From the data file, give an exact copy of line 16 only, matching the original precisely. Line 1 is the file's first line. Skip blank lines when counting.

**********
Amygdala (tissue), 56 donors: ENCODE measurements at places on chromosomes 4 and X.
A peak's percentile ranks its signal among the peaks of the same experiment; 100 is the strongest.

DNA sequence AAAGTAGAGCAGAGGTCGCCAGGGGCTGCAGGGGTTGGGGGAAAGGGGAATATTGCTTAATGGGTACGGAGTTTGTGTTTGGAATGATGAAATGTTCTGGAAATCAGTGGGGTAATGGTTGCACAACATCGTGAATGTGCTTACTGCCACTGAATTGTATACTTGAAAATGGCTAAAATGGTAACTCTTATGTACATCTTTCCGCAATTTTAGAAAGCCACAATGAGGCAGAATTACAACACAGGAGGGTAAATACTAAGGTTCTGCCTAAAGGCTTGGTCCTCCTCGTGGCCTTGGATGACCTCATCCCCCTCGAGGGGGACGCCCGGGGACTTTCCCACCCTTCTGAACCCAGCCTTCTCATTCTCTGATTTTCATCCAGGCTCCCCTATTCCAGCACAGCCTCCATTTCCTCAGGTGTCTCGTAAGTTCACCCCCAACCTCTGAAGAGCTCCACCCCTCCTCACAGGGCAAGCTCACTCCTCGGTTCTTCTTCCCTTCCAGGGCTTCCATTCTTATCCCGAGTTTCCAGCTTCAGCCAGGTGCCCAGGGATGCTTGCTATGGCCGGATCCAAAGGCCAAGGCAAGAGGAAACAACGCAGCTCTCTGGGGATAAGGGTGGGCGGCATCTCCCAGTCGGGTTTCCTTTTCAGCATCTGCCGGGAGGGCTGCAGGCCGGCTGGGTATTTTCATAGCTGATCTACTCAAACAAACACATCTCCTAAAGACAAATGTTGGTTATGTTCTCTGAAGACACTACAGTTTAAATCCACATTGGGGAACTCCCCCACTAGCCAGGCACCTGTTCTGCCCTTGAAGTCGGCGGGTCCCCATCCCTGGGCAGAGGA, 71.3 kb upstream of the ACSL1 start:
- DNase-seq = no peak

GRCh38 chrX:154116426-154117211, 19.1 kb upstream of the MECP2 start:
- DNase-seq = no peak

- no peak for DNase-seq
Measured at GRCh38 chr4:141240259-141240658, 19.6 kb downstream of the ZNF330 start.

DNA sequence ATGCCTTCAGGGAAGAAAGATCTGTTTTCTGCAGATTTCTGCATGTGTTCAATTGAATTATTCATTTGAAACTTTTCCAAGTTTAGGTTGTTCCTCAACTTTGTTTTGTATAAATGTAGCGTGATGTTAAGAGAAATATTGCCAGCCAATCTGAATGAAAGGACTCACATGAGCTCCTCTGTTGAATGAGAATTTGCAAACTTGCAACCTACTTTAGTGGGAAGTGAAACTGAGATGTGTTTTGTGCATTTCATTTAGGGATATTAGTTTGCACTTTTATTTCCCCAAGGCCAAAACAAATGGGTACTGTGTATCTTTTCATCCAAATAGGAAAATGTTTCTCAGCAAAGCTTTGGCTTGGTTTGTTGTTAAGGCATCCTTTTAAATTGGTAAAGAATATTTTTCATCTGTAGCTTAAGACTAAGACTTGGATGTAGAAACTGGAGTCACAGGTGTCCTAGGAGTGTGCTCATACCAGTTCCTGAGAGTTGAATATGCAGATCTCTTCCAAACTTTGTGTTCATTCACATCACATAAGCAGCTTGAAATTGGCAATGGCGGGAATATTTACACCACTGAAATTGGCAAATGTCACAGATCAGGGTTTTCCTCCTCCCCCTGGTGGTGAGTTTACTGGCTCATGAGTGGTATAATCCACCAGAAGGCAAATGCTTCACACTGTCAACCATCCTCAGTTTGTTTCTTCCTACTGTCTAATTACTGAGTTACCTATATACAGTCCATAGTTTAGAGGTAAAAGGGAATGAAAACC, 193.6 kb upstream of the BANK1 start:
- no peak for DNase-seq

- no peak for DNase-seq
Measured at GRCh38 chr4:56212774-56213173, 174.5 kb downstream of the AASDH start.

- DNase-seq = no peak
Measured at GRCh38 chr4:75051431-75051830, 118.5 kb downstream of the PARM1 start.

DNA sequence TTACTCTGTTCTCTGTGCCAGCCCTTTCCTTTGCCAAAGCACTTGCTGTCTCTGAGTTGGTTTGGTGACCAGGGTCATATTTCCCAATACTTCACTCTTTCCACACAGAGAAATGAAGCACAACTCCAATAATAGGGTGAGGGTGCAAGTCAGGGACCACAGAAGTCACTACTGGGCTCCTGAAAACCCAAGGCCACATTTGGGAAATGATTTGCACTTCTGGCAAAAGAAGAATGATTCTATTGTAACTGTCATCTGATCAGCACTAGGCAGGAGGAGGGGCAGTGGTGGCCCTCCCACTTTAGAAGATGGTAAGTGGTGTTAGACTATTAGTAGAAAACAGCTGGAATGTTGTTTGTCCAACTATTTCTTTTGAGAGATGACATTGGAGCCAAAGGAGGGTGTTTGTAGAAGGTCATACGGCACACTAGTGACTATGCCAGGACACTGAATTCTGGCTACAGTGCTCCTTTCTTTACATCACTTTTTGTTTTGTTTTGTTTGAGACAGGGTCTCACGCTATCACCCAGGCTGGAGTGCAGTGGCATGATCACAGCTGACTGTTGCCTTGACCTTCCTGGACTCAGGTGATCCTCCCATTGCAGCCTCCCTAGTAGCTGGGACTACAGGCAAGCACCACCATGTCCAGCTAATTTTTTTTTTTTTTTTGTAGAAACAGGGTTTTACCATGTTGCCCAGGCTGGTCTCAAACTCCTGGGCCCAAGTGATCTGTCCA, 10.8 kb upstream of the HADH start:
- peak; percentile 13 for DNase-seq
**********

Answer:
- peak; percentile 13 for DNase-seq